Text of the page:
LEONELA: An Obsesssion

Marya Alejandra in ‘Leonela’ [1983–1984] RCTV, Venezuela

“Each to his own,” said Elio, who had a habit of creating a commotion in the city square at midnight… until one day they put him in jail because of it.

Elvira, Elio’s wife, had a habit of talking to herself in the mirror when she got up in the morning. In front of the mirror she had convinced herself that in addition to her recognized emotive abilities and command of language, she had theatrical talent too. Nature and society had conspired together, it seemed, to make her an expert in dramatic performance. Although she wasn’t addicted to soap operas, tragedies held a strange attraction for her and one day, strangely, like someone who sits down just for the sake of it, she found herself sitting in front of the TV.

That’s how she came across Leonela. It seemed that with Leonela, Elvira’s cherished penchant for acting had attained perfection.

At ten o’clock every day she would find herself thinking, “My life is so mundane. I’ve been married for fifteen years and I can’t think which year was the most boring. Compared to that, life on television is so exciting… rather absurd, maybe, but…” — But wasn’t her life an absurdity, living with a man whose passion had already burned out? Wasn’t it absurd for two individuals to meet in a bedroom — one to embroider and the other to read the newspaper? The funny thing was she had nothing against marriage or love. She believed in marriage as long as sharing, unselfish pleasure and communication were part of it. But it was a lottery… nothing but a lottery… lucky only for few… or perhaps a labor or chore at which few people really exerted themselves.

In her case, her husband had become like a brother, and she acted like his mother… Wasn’t he old enough or bright enough to learn how to make coffee or wash his own socks? Didn’t they both have to work? Then why did he cling to her skirts for those silly little things? On the other hand, she thought, even though Leonela is a simple plot about rape and a mish-mash of subjects such as machismo, the degradation of women, alcohol, revenge and desire, hate, class distinctions, humiliation, poor communication, man as victim, woman as pitiless and irresponsible… despite all this (and much more), despite seeing the serpent dangled before her, she enjoyed it, and when she say down expectantly she experienced during that hour a succession of scenes depicting every possible range of emotion.

Looking forward to something — even if it was just a soap opera — is what was missing from her life. What did she care about foreign debt or topics discussed behind closed doors, when the doors to her many problems remained wide open? What did she care about a third world war, the first hundred days, the end of the world, life after death, the meaning of dreams, Russian paranoia, Reagan’s last move; his government, inflation, what’s inflated or what’s deflated, Paola’s crooked smile, Boy George, Michael Jackson and his followers, the faceless woman, Trino’s sexual education, Melisa’s loneliness and Colina’s constant preoccupation about who she’d have coffee with?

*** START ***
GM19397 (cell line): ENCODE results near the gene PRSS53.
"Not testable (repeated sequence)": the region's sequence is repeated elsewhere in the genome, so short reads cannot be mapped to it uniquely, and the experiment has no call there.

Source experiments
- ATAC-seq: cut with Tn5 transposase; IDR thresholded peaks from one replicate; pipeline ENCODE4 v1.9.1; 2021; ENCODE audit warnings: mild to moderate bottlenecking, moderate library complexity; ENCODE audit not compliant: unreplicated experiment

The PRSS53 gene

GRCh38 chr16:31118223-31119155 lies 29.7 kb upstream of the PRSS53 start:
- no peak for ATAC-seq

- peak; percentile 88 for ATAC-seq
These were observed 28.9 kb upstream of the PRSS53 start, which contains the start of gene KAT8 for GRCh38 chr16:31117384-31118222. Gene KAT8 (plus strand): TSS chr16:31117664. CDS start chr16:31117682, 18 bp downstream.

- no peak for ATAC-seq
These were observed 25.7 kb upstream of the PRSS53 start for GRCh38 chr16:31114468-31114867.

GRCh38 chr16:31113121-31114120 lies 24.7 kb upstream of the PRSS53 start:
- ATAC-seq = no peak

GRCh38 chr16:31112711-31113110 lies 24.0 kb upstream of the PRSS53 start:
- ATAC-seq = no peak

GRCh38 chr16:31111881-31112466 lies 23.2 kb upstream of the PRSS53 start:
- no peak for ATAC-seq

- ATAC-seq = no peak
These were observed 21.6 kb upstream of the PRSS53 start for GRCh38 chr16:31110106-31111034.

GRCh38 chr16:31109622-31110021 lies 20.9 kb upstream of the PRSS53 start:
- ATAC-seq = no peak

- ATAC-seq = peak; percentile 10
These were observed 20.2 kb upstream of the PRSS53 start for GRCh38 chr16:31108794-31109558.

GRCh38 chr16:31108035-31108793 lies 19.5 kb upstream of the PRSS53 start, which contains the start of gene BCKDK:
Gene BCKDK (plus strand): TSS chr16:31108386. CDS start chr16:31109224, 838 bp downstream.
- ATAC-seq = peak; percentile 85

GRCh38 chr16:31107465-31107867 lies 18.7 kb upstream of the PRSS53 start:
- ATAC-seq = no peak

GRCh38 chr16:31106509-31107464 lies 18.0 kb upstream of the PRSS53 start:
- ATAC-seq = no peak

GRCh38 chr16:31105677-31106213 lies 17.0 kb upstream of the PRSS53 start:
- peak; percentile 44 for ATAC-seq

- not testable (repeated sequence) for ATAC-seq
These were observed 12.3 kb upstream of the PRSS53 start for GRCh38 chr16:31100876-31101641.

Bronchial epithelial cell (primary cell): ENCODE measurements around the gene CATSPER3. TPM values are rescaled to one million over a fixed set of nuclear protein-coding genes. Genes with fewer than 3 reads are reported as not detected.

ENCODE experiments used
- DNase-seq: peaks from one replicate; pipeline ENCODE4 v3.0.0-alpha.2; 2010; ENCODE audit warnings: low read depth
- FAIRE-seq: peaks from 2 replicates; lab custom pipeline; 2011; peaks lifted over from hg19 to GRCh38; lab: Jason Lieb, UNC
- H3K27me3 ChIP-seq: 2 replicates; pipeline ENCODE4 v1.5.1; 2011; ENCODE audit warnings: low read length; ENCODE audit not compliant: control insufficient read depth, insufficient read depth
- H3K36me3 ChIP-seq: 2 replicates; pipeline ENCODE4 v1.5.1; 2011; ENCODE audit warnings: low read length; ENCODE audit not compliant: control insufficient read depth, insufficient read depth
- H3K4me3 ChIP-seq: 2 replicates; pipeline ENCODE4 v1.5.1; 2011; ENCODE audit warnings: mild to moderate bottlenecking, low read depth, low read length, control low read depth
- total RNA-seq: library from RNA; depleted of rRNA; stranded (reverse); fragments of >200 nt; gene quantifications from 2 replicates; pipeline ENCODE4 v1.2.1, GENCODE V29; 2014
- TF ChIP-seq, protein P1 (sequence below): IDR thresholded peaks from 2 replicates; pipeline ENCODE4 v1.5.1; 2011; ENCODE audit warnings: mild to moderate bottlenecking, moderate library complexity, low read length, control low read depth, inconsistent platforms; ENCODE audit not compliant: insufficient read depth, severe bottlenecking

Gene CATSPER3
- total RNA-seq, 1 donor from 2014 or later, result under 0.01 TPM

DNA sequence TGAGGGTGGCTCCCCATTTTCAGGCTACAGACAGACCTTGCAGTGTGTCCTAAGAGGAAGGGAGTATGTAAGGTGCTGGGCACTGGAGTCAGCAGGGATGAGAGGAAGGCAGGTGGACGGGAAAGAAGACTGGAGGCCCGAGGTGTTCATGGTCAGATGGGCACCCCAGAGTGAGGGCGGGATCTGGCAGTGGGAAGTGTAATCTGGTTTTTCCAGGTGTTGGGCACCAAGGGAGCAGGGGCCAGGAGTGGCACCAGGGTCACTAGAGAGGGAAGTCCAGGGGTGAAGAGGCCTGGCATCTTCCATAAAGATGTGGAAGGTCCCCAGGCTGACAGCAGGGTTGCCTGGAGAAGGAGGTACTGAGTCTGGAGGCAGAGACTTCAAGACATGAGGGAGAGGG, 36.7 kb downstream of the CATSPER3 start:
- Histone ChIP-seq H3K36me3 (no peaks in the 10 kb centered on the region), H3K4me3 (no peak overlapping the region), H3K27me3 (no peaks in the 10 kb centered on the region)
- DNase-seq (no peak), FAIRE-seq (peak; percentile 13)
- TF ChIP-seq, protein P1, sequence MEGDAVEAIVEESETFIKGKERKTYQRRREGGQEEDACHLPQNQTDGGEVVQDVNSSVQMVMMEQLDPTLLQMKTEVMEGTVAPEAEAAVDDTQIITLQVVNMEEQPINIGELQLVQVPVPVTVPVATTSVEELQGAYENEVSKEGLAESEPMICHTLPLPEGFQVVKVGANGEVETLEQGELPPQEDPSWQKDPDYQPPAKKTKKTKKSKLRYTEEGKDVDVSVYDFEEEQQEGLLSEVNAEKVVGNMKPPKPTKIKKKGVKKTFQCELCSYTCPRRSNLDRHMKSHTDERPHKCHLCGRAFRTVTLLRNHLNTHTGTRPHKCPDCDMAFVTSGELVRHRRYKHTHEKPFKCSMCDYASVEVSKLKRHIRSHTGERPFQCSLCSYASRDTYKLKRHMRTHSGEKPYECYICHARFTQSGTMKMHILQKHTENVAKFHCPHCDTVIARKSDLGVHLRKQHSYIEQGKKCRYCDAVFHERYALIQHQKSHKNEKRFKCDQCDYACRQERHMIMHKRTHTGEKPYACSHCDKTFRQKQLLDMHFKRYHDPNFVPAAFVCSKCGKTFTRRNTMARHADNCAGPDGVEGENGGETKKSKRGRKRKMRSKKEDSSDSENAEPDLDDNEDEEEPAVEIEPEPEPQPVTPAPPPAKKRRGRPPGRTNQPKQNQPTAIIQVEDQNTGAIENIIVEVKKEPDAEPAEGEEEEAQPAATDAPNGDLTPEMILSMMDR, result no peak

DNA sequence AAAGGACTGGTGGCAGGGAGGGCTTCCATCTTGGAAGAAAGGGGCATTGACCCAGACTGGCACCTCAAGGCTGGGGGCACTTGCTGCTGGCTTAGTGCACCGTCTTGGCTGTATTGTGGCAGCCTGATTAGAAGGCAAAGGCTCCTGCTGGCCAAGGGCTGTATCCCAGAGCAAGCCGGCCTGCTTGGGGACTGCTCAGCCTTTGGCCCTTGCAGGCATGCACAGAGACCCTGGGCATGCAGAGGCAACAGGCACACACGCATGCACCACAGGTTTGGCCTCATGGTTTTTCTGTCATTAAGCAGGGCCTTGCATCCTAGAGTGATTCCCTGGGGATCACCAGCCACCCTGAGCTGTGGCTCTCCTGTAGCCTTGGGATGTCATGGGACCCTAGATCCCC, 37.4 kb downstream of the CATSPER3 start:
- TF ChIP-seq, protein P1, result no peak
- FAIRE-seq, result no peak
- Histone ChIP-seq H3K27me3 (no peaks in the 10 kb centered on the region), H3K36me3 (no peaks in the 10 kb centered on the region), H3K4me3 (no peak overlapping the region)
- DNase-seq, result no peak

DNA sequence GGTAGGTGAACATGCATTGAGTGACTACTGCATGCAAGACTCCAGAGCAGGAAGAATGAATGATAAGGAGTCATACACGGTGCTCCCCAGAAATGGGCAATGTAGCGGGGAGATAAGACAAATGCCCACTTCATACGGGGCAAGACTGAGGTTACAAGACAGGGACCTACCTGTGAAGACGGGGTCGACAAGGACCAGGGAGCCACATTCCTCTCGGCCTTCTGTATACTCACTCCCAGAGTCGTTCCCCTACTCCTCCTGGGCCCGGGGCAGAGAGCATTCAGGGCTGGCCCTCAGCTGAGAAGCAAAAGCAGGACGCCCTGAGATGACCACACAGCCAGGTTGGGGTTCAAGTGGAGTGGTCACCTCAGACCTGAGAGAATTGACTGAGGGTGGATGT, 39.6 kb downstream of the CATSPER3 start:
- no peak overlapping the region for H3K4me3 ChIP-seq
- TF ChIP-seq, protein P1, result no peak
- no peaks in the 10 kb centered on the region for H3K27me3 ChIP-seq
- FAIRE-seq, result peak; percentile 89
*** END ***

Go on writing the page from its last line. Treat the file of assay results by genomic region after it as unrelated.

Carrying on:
Elvira would think, “The only thing that matters to me is Leonela — to sit down, or rather, stretch out in my armchair and watch her begging that hunk of a man, Pedro Luis, to let her see her son… and then to see them, beautifully dressed, slowly approach one other, brush lips and then go wild — and to listen to Mayra Alejandra whisper, murmur, almost breathless… then weep in silence… that languishing look and anguished gestures, her gold lacquered Rocio Durcal hairstyle… then Pedro Luis would come in and have his face slapped over and over again. Then (he wears such funny shirt collars!), he’d raise his left eyebrow and then his right and there I’d be, sweating, crying at all their reproaches, savoring their vengeance… because vengeance is sweet and satisfying, like a chocolate cake… and then the announcer with that ridiculous screen personality would come on, followed by Patty dancing (she has just no rhythm!)… and then if they didn’t know what to put on next, they’d bring on Pedro Luis’s grandmother to provide a little tedium… so we wouldn’t think we were going to escape being bored… and then…”

“What would I have done without you, Leonela?” Elvira would think, “Now,” she reflected, “I do nothing but think about the day my husband gets out of jail with a law degree and an inheritance.”

Each to his own,” said Elio to Elvira, when he got out of jail. “Yours is to live a life of dreams.”

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Psychiatrist & Writer — Writing and meditating at the intersection of psychiatry, philosophy, Buddhism and the arts. More information at www.lidaprypchan.com

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Lida Prypchan

Lida Prypchan

Psychiatrist & Writer — Writing and meditating at the intersection of psychiatry, philosophy, Buddhism and the arts. More information at www.lidaprypchan.com

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